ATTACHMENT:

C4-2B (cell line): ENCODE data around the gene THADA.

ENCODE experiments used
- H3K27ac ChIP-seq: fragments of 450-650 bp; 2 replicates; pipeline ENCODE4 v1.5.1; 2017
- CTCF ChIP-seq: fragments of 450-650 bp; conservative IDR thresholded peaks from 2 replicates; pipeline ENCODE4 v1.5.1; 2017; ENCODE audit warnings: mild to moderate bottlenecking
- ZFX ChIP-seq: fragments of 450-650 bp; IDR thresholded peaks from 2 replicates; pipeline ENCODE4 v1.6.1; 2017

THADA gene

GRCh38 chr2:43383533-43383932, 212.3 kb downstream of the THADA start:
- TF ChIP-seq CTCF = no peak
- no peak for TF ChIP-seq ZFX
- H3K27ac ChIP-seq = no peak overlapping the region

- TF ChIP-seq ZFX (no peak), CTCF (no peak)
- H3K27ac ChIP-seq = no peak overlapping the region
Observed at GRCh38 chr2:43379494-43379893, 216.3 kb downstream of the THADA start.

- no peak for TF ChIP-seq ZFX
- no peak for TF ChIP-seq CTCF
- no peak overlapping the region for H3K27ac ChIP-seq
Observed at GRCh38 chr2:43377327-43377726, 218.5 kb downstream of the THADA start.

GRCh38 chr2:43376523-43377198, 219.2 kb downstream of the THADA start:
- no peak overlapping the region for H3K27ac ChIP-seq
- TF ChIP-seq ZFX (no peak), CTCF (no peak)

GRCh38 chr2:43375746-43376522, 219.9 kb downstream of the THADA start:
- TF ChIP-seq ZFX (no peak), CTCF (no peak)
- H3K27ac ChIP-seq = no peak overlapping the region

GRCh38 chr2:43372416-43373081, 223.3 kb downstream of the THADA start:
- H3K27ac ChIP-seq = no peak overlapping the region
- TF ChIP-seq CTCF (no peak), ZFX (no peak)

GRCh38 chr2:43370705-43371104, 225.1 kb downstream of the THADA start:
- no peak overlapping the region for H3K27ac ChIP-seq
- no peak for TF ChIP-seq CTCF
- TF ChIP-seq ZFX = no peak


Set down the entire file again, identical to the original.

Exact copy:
C4-2B (cell line): ENCODE data around the gene THADA.

ENCODE experiments used
- H3K27ac ChIP-seq: fragments of 450-650 bp; 2 replicates; pipeline ENCODE4 v1.5.1; 2017
- CTCF ChIP-seq: fragments of 450-650 bp; conservative IDR thresholded peaks from 2 replicates; pipeline ENCODE4 v1.5.1; 2017; ENCODE audit warnings: mild to moderate bottlenecking
- ZFX ChIP-seq: fragments of 450-650 bp; IDR thresholded peaks from 2 replicates; pipeline ENCODE4 v1.6.1; 2017

THADA gene

GRCh38 chr2:43383533-43383932, 212.3 kb downstream of the THADA start:
- TF ChIP-seq CTCF = no peak
- no peak for TF ChIP-seq ZFX
- H3K27ac ChIP-seq = no peak overlapping the region

- TF ChIP-seq ZFX (no peak), CTCF (no peak)
- H3K27ac ChIP-seq = no peak overlapping the region
Observed at GRCh38 chr2:43379494-43379893, 216.3 kb downstream of the THADA start.

- no peak for TF ChIP-seq ZFX
- no peak for TF ChIP-seq CTCF
- no peak overlapping the region for H3K27ac ChIP-seq
Observed at GRCh38 chr2:43377327-43377726, 218.5 kb downstream of the THADA start.

GRCh38 chr2:43376523-43377198, 219.2 kb downstream of the THADA start:
- no peak overlapping the region for H3K27ac ChIP-seq
- TF ChIP-seq ZFX (no peak), CTCF (no peak)

GRCh38 chr2:43375746-43376522, 219.9 kb downstream of the THADA start:
- TF ChIP-seq ZFX (no peak), CTCF (no peak)
- H3K27ac ChIP-seq = no peak overlapping the region

GRCh38 chr2:43372416-43373081, 223.3 kb downstream of the THADA start:
- H3K27ac ChIP-seq = no peak overlapping the region
- TF ChIP-seq CTCF (no peak), ZFX (no peak)

GRCh38 chr2:43370705-43371104, 225.1 kb downstream of the THADA start:
- no peak overlapping the region for H3K27ac ChIP-seq
- no peak for TF ChIP-seq CTCF
- TF ChIP-seq ZFX = no peak